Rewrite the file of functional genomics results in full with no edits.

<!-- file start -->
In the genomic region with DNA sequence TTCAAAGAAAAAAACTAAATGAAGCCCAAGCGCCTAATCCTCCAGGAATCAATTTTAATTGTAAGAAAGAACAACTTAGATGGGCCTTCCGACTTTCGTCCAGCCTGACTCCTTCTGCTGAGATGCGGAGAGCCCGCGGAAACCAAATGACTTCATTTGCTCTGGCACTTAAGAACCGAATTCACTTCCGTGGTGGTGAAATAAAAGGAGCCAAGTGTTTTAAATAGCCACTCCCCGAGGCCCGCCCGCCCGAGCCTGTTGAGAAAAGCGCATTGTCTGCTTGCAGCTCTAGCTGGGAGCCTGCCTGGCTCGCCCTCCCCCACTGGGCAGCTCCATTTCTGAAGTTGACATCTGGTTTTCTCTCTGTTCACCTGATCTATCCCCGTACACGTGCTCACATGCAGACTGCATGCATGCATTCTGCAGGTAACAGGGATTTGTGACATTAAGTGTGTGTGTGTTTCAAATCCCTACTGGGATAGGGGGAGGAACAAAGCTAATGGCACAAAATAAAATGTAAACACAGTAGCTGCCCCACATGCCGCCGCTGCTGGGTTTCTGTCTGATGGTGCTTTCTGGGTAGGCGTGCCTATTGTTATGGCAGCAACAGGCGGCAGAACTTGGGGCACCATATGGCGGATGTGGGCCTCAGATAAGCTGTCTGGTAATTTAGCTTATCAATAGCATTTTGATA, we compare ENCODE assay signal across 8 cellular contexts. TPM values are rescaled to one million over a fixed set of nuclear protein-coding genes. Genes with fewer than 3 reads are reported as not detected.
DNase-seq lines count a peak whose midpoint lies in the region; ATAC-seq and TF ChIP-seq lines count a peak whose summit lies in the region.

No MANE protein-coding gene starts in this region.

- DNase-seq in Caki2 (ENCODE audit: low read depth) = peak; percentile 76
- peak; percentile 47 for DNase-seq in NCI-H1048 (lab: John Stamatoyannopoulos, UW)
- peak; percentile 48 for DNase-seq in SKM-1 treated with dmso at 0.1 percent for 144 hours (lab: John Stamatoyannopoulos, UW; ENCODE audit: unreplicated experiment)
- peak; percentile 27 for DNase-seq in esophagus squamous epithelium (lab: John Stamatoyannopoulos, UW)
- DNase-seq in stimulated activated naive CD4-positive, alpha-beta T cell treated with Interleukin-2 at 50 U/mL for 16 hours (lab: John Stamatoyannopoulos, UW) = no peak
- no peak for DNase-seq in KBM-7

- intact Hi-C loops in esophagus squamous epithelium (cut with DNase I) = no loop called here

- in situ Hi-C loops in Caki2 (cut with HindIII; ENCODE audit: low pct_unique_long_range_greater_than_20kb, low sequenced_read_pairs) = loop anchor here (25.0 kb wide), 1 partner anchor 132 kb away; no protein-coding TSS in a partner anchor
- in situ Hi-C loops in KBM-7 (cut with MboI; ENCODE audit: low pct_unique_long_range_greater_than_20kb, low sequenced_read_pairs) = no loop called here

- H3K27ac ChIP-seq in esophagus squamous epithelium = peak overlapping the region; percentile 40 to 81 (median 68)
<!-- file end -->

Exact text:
In the genomic region with DNA sequence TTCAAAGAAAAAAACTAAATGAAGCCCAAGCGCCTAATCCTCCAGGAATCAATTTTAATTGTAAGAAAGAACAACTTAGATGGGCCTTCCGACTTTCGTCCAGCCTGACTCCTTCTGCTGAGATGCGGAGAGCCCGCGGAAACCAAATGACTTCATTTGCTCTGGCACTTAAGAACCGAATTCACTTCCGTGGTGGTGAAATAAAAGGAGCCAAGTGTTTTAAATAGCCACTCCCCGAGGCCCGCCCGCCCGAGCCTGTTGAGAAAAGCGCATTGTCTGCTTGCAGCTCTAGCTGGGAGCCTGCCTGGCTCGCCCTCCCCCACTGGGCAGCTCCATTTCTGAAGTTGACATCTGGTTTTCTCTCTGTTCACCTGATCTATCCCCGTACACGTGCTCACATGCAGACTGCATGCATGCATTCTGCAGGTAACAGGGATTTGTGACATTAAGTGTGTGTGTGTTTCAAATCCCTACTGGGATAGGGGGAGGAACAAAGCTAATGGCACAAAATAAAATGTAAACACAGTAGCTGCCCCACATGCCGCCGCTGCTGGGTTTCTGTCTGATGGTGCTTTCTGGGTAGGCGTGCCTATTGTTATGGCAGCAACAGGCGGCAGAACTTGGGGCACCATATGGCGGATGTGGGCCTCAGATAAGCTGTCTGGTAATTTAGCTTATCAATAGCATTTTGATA, we compare ENCODE assay signal across 8 cellular contexts. TPM values are rescaled to one million over a fixed set of nuclear protein-coding genes. Genes with fewer than 3 reads are reported as not detected.
DNase-seq lines count a peak whose midpoint lies in the region; ATAC-seq and TF ChIP-seq lines count a peak whose summit lies in the region.

No MANE protein-coding gene starts in this region.

- DNase-seq in Caki2 (ENCODE audit: low read depth) = peak; percentile 76
- peak; percentile 47 for DNase-seq in NCI-H1048 (lab: John Stamatoyannopoulos, UW)
- peak; percentile 48 for DNase-seq in SKM-1 treated with dmso at 0.1 percent for 144 hours (lab: John Stamatoyannopoulos, UW; ENCODE audit: unreplicated experiment)
- peak; percentile 27 for DNase-seq in esophagus squamous epithelium (lab: John Stamatoyannopoulos, UW)
- DNase-seq in stimulated activated naive CD4-positive, alpha-beta T cell treated with Interleukin-2 at 50 U/mL for 16 hours (lab: John Stamatoyannopoulos, UW) = no peak
- no peak for DNase-seq in KBM-7

- intact Hi-C loops in esophagus squamous epithelium (cut with DNase I) = no loop called here

- in situ Hi-C loops in Caki2 (cut with HindIII; ENCODE audit: low pct_unique_long_range_greater_than_20kb, low sequenced_read_pairs) = loop anchor here (25.0 kb wide), 1 partner anchor 132 kb away; no protein-coding TSS in a partner anchor
- in situ Hi-C loops in KBM-7 (cut with MboI; ENCODE audit: low pct_unique_long_range_greater_than_20kb, low sequenced_read_pairs) = no loop called here

- H3K27ac ChIP-seq in esophagus squamous epithelium = peak overlapping the region; percentile 40 to 81 (median 68)